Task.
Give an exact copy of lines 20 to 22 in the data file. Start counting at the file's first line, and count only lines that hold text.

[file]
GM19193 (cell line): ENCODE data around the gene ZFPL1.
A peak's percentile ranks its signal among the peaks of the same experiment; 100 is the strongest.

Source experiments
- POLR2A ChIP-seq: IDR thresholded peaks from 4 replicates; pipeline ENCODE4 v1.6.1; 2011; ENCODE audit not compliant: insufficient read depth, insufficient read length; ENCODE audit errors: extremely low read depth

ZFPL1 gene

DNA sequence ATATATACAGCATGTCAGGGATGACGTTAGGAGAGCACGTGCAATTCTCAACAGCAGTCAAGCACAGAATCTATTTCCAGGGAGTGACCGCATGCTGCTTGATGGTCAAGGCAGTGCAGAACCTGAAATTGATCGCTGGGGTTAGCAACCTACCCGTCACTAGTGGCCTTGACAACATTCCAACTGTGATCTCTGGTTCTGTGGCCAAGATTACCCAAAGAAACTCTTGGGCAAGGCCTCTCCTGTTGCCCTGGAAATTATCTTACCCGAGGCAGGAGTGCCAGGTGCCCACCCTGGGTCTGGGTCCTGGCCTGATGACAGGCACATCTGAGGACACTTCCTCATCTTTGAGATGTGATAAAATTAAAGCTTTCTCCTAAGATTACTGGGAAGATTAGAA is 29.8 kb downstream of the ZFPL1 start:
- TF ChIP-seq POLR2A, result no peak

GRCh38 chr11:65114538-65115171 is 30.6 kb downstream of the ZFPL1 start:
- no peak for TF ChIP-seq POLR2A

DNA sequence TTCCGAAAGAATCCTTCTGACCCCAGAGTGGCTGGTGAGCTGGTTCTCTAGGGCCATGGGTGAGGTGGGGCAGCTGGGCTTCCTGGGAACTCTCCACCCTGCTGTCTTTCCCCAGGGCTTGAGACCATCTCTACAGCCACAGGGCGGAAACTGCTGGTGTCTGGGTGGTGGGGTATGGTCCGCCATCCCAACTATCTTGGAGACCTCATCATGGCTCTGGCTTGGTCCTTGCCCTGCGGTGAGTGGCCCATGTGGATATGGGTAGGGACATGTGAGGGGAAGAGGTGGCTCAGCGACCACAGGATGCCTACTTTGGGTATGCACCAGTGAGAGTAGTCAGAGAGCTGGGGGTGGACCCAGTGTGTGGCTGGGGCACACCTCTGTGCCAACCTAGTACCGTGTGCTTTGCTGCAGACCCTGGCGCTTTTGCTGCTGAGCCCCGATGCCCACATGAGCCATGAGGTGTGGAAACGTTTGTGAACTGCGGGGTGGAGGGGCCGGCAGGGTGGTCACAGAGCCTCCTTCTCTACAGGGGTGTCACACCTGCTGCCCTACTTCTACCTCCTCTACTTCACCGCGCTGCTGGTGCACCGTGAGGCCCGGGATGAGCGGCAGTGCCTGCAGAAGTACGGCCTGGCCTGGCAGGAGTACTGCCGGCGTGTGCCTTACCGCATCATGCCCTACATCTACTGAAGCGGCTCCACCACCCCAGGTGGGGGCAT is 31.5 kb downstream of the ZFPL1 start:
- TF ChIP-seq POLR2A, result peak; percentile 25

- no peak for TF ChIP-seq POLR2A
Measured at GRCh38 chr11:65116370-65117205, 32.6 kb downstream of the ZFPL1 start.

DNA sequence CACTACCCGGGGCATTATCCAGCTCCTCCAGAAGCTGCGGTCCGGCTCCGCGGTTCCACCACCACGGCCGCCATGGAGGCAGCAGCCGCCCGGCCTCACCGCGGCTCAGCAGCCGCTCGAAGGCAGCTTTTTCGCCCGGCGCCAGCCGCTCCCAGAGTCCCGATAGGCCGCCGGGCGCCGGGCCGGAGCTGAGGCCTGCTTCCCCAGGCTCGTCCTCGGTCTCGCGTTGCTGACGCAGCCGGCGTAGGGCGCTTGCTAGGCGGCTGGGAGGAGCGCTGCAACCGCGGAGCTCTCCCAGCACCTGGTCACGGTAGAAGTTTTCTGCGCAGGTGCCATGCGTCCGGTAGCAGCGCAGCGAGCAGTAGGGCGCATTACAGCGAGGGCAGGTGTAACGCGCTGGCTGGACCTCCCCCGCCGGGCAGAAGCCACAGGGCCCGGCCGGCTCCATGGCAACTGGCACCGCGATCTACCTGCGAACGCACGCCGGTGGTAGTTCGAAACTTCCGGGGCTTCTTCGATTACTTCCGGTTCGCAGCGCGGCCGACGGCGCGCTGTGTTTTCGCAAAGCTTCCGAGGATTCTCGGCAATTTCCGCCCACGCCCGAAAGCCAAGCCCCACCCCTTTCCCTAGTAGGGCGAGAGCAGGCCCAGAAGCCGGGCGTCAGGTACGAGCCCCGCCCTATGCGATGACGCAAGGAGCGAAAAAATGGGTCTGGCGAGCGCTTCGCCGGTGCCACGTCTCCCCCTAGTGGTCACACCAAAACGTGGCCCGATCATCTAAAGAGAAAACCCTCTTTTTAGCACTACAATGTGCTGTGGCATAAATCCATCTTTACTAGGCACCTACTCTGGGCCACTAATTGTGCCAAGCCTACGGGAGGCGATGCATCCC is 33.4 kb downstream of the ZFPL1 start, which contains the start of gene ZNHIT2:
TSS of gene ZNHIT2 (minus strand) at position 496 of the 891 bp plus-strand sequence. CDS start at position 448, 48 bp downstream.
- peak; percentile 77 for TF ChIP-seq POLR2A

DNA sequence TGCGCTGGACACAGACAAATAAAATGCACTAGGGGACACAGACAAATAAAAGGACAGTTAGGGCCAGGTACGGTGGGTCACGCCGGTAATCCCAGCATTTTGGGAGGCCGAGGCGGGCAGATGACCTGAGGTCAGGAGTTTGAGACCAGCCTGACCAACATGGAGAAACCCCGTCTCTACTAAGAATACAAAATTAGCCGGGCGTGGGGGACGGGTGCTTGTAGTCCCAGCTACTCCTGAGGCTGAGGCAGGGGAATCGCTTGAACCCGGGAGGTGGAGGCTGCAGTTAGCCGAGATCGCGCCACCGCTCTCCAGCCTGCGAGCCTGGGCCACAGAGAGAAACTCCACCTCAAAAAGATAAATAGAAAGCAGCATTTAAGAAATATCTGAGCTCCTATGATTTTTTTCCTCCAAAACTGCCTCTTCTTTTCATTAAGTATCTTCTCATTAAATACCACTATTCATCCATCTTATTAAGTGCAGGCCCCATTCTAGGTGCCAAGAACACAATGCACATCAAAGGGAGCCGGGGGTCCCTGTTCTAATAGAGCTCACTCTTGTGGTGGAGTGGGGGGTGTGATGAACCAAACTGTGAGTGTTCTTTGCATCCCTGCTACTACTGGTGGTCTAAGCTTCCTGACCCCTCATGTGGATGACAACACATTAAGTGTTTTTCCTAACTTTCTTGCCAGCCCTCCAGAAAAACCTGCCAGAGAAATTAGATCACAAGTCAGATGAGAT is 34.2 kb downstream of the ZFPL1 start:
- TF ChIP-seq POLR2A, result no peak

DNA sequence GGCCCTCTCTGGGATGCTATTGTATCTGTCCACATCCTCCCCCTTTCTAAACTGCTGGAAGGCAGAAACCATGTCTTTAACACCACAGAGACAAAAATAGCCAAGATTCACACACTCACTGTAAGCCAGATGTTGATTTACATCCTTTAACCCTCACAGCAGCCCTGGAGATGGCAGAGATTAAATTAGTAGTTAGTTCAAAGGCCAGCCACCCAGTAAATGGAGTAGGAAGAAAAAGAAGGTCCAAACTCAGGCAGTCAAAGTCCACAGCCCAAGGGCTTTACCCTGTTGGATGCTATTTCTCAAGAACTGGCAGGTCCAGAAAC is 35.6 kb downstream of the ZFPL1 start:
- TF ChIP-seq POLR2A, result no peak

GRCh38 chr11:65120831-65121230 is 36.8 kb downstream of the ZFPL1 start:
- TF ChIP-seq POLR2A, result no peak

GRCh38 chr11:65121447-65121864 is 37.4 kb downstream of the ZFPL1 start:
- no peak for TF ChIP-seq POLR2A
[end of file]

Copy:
- TF ChIP-seq POLR2A, result no peak

GRCh38 chr11:65120831-65121230 is 36.8 kb downstream of the ZFPL1 start:
- TF ChIP-seq POLR2A, result no peak